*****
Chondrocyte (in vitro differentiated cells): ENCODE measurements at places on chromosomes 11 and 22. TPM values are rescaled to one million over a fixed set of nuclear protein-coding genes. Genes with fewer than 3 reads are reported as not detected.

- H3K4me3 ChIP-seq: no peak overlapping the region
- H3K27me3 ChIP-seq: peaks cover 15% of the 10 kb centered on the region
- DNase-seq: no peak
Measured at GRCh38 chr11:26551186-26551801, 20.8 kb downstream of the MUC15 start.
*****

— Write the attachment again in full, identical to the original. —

Chondrocyte (in vitro differentiated cells): ENCODE measurements at places on chromosomes 11 and 22. TPM values are rescaled to one million over a fixed set of nuclear protein-coding genes. Genes with fewer than 3 reads are reported as not detected.

- H3K4me3 ChIP-seq: no peak overlapping the region
- H3K27me3 ChIP-seq: peaks cover 15% of the 10 kb centered on the region
- DNase-seq: no peak
Measured at GRCh38 chr11:26551186-26551801, 20.8 kb downstream of the MUC15 start.